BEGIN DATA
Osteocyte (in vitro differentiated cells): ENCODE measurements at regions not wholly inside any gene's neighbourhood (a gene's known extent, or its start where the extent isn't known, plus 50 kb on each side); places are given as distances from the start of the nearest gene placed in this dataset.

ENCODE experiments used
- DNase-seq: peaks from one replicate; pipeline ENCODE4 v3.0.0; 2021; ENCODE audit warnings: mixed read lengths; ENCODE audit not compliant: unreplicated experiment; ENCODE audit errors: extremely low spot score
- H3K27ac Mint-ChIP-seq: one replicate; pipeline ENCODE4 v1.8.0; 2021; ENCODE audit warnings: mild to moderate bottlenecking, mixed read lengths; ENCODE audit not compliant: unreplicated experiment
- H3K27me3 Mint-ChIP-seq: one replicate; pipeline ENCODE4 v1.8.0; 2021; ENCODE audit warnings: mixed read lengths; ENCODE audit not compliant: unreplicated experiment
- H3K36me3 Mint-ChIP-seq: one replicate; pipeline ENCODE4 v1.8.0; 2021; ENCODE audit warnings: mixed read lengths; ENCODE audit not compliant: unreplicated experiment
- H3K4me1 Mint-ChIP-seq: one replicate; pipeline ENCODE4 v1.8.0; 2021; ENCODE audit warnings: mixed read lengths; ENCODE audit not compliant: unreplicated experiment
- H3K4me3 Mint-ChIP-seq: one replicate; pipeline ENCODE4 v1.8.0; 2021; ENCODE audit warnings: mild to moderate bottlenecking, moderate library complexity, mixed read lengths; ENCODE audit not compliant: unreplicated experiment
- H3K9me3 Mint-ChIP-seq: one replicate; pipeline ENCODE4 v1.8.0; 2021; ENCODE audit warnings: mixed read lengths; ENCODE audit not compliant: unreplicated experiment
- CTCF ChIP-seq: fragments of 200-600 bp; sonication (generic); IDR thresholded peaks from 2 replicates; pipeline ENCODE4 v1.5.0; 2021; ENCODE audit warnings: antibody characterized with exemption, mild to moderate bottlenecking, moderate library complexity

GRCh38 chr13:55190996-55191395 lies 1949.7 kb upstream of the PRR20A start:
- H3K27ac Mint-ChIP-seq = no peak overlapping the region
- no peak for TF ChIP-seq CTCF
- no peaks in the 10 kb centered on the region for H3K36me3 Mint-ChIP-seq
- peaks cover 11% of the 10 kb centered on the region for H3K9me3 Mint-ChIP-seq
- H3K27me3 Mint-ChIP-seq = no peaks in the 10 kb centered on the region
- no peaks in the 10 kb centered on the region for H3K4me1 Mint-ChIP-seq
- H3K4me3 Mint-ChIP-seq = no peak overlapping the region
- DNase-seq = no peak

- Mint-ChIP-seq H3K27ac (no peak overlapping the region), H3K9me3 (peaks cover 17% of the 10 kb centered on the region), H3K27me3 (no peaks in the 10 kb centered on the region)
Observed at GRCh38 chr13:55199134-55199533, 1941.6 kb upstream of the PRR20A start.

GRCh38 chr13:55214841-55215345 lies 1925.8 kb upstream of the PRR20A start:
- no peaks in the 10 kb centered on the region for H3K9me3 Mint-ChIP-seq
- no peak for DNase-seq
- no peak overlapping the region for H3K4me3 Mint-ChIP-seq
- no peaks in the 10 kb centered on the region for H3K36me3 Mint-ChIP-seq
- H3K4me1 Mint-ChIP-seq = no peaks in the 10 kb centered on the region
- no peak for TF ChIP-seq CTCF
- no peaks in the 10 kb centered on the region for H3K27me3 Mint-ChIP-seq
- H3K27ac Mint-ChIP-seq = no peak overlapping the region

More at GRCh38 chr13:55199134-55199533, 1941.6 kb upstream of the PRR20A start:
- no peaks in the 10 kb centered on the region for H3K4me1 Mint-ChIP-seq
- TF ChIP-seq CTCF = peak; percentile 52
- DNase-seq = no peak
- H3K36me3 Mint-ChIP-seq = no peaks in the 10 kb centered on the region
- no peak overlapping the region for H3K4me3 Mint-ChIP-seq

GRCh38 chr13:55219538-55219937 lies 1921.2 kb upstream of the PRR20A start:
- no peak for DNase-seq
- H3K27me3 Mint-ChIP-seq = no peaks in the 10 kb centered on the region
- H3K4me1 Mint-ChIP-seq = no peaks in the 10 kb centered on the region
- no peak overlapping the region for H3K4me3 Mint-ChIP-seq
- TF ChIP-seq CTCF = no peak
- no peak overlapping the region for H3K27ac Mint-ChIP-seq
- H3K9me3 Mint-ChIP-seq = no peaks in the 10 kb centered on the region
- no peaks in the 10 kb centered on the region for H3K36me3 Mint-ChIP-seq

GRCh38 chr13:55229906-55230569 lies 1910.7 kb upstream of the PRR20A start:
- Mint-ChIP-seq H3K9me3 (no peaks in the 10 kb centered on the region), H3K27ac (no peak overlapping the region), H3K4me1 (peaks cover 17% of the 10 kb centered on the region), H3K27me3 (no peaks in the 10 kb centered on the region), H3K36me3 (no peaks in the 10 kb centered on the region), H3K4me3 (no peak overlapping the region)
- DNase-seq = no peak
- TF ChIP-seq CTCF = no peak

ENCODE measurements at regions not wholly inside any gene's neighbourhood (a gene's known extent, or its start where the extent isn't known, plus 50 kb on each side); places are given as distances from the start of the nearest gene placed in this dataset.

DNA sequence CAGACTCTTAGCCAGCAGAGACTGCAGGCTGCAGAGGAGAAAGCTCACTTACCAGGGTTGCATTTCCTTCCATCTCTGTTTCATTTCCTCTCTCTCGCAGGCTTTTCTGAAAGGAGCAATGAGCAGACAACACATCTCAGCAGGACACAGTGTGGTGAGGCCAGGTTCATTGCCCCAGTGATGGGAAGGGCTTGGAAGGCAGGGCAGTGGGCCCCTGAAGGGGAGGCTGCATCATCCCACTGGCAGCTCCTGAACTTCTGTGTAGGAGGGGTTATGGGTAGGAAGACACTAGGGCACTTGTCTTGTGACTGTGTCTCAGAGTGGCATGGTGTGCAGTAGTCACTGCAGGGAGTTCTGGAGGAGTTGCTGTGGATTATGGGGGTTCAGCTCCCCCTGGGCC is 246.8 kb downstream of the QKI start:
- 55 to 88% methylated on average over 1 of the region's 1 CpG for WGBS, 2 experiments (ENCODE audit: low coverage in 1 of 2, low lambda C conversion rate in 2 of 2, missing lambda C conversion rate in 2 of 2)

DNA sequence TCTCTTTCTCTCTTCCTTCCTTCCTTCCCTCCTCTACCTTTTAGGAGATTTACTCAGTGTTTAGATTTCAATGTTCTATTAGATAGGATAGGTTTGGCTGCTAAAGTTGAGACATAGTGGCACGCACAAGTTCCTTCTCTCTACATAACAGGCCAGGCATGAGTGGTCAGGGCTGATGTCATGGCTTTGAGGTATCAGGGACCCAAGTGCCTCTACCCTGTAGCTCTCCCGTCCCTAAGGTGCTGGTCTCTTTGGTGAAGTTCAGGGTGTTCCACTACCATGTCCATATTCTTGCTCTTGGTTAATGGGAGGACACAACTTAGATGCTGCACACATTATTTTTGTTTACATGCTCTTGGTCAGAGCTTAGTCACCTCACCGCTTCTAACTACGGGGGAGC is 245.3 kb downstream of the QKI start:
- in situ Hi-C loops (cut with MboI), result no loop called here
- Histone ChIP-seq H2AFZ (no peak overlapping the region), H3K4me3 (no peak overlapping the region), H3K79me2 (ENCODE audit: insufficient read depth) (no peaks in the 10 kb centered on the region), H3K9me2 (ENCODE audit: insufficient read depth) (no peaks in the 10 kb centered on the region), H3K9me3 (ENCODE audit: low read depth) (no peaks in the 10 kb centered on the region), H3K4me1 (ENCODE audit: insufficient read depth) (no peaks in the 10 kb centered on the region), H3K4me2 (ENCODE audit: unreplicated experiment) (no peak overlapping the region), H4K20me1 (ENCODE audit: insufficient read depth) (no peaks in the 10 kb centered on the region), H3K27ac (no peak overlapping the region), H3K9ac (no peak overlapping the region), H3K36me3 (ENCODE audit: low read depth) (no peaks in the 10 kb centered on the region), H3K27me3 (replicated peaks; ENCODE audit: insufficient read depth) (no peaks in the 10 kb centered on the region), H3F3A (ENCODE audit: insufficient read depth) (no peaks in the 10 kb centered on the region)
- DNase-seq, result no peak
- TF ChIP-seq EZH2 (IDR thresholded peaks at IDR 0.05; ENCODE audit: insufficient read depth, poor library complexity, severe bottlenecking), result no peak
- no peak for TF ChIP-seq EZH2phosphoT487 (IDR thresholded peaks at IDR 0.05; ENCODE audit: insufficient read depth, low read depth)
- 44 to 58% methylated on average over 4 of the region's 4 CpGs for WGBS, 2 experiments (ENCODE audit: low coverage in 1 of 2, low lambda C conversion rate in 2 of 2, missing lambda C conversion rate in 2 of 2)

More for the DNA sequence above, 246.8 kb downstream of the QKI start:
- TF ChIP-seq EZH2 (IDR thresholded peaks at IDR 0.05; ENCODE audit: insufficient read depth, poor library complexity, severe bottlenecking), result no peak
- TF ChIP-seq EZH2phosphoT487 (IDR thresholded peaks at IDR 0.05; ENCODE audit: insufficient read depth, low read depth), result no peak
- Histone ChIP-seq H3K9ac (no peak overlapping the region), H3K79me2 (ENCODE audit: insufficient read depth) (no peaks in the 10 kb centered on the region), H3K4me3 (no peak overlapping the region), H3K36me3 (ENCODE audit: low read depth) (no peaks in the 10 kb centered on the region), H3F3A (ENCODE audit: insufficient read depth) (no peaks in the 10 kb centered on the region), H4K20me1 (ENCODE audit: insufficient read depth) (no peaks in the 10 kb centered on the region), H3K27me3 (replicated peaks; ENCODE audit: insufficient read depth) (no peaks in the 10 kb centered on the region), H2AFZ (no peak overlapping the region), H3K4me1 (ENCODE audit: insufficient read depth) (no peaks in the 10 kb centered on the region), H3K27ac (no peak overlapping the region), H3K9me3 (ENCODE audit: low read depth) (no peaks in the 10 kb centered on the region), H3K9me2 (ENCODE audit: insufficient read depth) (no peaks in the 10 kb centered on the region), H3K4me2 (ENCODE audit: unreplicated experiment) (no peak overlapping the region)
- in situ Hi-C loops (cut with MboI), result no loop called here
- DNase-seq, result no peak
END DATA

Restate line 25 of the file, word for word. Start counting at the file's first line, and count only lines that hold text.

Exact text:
- no peak overlapping the region for H3K4me3 Mint-ChIP-seq